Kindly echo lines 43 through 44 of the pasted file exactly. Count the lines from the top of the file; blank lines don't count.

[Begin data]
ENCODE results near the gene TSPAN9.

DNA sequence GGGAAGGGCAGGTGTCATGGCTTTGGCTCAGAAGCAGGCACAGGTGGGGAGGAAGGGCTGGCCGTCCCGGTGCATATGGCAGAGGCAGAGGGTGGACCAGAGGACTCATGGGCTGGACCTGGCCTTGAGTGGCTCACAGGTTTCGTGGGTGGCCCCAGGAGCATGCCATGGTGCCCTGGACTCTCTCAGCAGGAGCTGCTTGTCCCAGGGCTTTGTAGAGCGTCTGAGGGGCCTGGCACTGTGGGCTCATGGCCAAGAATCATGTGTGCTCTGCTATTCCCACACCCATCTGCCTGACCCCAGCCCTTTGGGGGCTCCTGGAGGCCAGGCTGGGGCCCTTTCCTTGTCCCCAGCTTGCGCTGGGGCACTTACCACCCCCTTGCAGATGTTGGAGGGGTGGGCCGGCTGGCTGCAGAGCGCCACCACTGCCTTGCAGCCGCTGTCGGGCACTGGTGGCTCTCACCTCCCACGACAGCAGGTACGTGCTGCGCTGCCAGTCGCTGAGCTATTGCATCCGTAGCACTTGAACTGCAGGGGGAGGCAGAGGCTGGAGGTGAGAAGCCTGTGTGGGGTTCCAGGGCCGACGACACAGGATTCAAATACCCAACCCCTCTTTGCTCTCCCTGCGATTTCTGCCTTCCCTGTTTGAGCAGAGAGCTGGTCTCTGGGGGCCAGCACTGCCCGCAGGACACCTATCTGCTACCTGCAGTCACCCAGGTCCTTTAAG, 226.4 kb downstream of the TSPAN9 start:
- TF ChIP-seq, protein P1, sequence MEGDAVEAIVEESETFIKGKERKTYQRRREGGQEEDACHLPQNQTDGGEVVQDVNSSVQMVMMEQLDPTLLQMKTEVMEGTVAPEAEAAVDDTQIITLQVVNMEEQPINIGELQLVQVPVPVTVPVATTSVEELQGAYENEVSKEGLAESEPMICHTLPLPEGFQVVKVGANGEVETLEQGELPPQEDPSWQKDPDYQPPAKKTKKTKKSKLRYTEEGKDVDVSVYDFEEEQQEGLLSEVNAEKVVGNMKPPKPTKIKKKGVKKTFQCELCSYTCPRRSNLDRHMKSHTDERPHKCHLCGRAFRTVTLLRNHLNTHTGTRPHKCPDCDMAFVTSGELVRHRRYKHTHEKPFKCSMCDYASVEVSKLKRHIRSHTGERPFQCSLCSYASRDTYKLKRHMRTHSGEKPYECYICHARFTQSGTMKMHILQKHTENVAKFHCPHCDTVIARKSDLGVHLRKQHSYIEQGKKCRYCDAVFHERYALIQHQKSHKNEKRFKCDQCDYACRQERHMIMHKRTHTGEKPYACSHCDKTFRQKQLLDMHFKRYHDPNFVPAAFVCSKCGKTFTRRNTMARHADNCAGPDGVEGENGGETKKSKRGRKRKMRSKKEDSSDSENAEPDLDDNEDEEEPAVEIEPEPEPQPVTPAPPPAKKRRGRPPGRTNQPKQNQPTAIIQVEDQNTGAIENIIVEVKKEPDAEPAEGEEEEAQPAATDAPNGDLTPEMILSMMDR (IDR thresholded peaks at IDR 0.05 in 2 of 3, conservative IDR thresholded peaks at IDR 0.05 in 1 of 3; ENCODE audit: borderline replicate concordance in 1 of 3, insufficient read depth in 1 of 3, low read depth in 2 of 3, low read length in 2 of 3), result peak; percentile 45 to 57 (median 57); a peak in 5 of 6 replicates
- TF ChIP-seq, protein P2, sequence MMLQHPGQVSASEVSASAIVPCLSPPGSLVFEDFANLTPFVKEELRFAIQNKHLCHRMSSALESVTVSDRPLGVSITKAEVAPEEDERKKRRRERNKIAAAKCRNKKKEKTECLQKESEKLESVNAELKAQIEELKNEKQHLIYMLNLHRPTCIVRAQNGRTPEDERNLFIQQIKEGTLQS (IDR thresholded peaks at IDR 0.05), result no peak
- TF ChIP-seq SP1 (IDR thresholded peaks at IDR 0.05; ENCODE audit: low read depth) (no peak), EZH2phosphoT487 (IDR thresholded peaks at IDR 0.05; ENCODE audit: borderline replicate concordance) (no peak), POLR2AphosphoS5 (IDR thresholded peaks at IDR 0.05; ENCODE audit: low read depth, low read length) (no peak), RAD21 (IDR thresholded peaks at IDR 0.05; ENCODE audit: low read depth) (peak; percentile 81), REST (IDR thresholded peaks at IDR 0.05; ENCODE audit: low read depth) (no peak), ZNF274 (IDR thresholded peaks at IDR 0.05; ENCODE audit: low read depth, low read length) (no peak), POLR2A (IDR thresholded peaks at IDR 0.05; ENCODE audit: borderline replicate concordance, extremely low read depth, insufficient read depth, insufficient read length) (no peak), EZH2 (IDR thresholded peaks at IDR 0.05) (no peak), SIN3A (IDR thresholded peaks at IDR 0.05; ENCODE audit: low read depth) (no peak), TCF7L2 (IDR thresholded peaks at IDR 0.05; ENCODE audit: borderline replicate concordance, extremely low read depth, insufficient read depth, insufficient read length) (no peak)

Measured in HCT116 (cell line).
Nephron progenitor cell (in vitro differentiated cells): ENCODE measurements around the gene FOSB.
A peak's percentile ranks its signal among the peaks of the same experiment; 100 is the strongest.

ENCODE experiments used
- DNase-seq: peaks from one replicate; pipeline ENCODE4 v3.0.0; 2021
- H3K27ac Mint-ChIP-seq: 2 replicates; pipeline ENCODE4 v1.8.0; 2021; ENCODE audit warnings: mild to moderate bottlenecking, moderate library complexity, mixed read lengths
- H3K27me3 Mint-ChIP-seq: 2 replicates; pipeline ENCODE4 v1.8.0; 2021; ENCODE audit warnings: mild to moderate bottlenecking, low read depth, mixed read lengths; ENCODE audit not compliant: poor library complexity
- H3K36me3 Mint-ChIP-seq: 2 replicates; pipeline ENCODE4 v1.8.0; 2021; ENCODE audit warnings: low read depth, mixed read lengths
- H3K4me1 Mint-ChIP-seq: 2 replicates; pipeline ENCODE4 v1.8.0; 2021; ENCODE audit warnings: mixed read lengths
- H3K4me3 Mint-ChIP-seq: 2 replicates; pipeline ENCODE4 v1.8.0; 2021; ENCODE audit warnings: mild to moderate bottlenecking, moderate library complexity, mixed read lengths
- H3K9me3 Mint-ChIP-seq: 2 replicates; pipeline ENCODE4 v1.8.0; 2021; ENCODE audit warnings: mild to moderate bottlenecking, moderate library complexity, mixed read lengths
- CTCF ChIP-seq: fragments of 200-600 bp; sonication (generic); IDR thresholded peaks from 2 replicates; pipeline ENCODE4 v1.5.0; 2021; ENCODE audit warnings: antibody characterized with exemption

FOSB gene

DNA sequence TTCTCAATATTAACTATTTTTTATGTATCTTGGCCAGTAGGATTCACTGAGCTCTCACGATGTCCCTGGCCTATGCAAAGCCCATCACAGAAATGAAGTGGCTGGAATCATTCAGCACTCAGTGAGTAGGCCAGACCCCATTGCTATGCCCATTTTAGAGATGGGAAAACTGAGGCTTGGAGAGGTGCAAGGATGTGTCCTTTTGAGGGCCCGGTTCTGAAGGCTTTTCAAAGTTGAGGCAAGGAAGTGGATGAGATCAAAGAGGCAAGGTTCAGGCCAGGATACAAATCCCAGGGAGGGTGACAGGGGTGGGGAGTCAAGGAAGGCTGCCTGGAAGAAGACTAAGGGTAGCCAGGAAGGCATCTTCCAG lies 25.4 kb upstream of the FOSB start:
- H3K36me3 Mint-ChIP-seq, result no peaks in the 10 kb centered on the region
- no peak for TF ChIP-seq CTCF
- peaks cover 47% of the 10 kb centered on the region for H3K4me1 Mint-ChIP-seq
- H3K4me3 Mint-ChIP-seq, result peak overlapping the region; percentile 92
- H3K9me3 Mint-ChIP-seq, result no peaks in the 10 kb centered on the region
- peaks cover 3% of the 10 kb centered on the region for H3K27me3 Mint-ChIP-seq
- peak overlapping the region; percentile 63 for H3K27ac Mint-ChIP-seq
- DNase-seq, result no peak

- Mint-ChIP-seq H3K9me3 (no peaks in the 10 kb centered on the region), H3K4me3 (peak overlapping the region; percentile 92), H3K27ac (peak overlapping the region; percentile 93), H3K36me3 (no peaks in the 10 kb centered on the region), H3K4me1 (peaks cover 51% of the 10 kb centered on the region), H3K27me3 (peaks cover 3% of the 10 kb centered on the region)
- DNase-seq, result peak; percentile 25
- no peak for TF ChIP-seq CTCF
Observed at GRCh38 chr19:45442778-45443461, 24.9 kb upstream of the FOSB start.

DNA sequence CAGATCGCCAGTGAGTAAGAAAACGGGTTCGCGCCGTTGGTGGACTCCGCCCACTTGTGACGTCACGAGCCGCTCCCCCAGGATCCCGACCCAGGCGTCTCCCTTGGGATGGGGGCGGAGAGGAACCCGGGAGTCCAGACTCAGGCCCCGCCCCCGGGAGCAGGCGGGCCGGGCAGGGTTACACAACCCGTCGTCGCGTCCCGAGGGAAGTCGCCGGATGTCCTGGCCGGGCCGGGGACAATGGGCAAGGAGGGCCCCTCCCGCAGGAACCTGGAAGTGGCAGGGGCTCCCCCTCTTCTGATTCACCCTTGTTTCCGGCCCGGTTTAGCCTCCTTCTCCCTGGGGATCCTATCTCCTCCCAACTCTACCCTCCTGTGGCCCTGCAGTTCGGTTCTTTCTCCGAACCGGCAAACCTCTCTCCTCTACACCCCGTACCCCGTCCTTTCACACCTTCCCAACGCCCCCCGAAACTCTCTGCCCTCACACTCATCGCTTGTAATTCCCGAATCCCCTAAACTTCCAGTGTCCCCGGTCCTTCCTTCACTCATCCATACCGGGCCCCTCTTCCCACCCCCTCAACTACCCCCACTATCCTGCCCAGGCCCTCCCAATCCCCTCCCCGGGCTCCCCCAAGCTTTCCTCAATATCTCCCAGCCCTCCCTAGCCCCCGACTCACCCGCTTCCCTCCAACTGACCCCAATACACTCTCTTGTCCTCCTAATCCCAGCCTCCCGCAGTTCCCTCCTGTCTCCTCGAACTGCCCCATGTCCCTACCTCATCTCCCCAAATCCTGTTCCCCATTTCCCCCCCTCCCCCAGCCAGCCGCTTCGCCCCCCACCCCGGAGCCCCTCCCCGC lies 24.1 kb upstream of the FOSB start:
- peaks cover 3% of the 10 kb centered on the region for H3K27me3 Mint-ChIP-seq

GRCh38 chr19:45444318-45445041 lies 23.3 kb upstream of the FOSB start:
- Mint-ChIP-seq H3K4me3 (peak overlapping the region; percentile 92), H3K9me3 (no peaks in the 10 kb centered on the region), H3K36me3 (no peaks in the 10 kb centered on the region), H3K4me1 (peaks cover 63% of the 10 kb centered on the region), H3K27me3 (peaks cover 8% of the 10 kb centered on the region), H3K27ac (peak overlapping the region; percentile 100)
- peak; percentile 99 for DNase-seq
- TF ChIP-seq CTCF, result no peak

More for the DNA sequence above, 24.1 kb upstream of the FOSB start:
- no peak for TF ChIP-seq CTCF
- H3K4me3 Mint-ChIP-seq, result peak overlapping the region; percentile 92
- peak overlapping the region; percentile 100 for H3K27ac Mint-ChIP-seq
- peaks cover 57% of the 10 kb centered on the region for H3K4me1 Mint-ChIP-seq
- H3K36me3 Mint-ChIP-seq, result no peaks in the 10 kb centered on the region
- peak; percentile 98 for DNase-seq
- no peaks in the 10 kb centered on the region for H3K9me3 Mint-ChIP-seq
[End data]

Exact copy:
- H3K36me3 Mint-ChIP-seq, result no peaks in the 10 kb centered on the region
- peak; percentile 98 for DNase-seq